Need help with that thankless job of writing thank you notes?
Right after Christmas and Hanukkah, and during Kwanzaa, learn how to write polite thank you notes, thanks to National Archives’ “Making Their Mark” Family Day on Dec. 30.
This free event coincides with the final days of its “Making Their Mark: Stories Through Signatures” exhibit that closes on Jan. 5.
A representative from “Making Their Mark” sponsor Fahrney’s Pens will help with the “most vexing of holiday challenges– how to write a ‘polite’ thank you note,” notes the National Archives.
They’ll have several thank you note ideas and a ‘fill in the blanks’ handout for kids to learn, practice, and enhance their skills. After filling in the handout, they can drop it into a “mailbox”, and be entered to win a kid’s fountain pen, a *cursive (a.k.a. script or longhand) writing book; a Write Notepad; and a box of thank you cards.
All contest entrants will receive a letterpress thank you card and envelope to take home and use for a real thank you note, thanks to Write Notepads & Co. of Baltimore.
Additional help, and inspiration, will come from copies of great thank-you notes on display from the National Archives holdings.
These may include:
- Gen. Dwight D. Eisenhower’s thank you message to Allied troops a week after the D-Day invasion of Europe, 70 years ago. “…You are a truly great Allied Team… exceeded my brightest hopes.”
- A note pasted on the window of a drugstore in Los Angeles’ “Little Tokyo” section just after the U.S. entered World War Two and interned Japanese and Japanese Americans — including 70,000 American citizens. “Many thanks for your Patronage. Hope to Serve you in Near future . God be with you till we meet again. Mr. and Mrs. K. Iseri”.
It’s doubtful that the following unusual thanks will be included, but they’re in “Making Their Mark”:
- A thank you gift of a team jersey, signed by Iraq’s national football (soccer) team after winning the Asian Cup, and presented to President Obama in 2009.
- Saddam Hussein’s elegant note, “Thank you for your kind greetings”, sent to President George H.W. Bush soon after his inauguration in 1989. About a year later, President G.H.W. Bush launched the Gulf War, Operation Desert Storm, to retaliate against Iraqi dictator Hussein for invading Kuwait.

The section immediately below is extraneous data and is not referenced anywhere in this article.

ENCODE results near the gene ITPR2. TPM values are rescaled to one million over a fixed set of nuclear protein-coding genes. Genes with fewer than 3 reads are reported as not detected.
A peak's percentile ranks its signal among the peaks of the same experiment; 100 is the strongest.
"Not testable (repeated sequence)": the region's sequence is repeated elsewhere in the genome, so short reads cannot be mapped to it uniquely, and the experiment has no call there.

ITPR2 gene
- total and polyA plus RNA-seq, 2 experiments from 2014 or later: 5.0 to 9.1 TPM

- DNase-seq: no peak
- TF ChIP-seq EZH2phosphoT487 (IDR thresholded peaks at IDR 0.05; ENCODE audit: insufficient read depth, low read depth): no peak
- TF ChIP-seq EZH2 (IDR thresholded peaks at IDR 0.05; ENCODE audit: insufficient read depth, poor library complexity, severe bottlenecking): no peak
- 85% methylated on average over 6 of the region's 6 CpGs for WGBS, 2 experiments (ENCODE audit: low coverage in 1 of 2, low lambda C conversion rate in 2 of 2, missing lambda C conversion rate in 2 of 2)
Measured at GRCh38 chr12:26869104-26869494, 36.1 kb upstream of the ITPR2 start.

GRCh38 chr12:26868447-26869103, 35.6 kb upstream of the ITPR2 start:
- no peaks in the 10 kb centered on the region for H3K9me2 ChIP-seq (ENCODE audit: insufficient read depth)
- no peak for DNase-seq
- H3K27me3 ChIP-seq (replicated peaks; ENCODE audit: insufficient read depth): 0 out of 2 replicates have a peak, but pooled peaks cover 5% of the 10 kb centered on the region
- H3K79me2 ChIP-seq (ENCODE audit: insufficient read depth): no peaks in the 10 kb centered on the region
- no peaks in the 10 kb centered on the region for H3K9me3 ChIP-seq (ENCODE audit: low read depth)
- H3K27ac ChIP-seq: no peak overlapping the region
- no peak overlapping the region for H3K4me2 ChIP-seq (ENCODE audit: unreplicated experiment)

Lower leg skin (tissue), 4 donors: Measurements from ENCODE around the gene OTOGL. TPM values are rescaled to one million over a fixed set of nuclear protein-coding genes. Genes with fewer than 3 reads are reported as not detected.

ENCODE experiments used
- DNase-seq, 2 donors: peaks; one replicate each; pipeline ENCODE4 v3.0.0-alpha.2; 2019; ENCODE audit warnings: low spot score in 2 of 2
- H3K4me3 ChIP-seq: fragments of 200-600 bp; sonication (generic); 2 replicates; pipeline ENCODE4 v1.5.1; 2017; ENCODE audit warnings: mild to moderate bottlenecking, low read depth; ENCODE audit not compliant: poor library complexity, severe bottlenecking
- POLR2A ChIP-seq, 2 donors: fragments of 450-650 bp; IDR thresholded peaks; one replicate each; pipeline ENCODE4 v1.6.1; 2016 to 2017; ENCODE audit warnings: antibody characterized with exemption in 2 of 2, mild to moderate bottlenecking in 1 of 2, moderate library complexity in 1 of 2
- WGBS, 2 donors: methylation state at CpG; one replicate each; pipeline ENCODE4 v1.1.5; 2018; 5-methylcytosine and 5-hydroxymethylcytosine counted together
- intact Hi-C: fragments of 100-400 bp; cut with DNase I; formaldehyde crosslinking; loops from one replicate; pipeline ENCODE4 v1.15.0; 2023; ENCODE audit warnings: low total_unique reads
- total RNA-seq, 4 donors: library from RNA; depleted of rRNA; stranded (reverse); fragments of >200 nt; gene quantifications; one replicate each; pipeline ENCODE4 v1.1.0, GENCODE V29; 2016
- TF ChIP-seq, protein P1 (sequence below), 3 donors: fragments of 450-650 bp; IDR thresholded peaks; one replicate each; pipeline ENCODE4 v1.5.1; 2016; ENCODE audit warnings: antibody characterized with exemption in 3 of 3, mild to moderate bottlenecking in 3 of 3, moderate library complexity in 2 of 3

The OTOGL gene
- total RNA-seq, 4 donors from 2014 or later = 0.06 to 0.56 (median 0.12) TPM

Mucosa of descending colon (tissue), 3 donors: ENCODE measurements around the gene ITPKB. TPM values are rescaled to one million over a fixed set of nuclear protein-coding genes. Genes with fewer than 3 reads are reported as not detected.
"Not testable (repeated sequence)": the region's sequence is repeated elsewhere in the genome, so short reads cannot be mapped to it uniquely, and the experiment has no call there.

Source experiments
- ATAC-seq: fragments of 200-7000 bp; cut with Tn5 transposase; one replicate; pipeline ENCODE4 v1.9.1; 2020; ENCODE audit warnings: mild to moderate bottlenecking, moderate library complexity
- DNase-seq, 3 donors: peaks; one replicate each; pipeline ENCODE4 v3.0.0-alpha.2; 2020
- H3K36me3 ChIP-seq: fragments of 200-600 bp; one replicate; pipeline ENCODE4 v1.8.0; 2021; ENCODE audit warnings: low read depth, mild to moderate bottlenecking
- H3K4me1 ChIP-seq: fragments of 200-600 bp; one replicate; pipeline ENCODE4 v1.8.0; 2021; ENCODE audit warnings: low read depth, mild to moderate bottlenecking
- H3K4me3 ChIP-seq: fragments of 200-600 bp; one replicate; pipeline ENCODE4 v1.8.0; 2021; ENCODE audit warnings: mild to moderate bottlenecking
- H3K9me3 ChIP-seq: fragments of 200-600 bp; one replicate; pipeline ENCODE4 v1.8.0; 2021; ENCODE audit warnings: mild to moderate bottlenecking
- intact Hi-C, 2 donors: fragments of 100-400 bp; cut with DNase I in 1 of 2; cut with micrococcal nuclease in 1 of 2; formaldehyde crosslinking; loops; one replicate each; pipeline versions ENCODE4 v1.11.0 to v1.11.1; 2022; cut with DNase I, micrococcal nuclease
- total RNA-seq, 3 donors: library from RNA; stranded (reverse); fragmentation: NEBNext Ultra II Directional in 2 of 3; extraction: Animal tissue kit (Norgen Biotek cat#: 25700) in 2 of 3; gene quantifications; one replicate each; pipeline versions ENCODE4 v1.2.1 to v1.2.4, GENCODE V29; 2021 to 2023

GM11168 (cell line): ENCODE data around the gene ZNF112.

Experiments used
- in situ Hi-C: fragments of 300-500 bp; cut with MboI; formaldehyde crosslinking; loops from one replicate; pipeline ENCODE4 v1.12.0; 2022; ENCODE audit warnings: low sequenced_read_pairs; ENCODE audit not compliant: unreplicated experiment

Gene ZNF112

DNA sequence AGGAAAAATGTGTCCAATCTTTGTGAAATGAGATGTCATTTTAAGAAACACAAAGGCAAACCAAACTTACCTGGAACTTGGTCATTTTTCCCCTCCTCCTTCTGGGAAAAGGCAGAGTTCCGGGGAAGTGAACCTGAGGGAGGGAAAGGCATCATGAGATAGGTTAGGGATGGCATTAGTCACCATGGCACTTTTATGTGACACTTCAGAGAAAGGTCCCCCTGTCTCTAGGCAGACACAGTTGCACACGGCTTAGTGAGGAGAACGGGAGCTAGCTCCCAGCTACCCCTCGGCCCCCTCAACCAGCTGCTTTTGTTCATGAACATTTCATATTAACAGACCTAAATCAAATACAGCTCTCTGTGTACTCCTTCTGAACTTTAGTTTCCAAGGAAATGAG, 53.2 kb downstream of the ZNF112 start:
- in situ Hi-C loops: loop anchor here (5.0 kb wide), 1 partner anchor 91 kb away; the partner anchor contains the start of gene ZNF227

“Making Their Mark” exhibit has signatures that began lives, changed lives, or ended lives. The unique exhibit also features “signature styles”, like a Michelle Obama dress; a Jacqueline Kennedy pillbox hat — even Michael Jackson’s signed patent application for anti-gravity shoes.
Although not in the exhibit, here are a couple of relevant holdings of the National Archives:
- F.B.I. Director J. Edgar Hoover’s thank you notes to his deputy and suspected lover, Clyde A. Tolson for frequent gifts especially of flowers, and to a bureau official for an apt gift — a trash compressor.
- A timely example of excellent *cursive is young Fidel Castro’s 1940 handwritten letter to President Franklin Roosevelt, congratulating him on a new term and requesting, “If you like, give me a ten dollars bill green american in the letter…” Fidel Castro told a reporter in 1975 that he received a note from the White House thanking him for his letter, but it did not include the 10-dollar bill,” the Archives says.
Here are relevant thank you note tips from the doyennes of etiquette, Amy Vanderbilt and Emily Post:
- “No one expects more than a few words, but they should sound sincere and really appreciative,” according to “Amy Vanderbilt’s Complete Book of Etiquette: A Guide to Gracious Living”.
- Emily Post Etipedia® advises, “people always appreciate getting ‘thanks’ in writing. Handwritten notes are warmer and more special than other forms of thank yous.” (I.e., no e-thanks, thank you very much.)
Dear National Archives, Thank you for everything!
For more info: Thank you note writing Family Day and contest, Dec. 30, 10 A.M. to 4 P.M., National Archives, www.archives.gov or www.nara.gov, The Boeing Learning Center, upper floor of the National Archives Museum,700 Pennsylvania Avenue N.W., Washington, D.C. Free. Educational programming related to “Making Their Mark” is sponsored in part by Fahrney’s Pens, Cross, and Parker Pen Company–Newell Rubbermaid. “Making Their Mark: Stories Through Signatures” exhibit through Jan. 5. Free.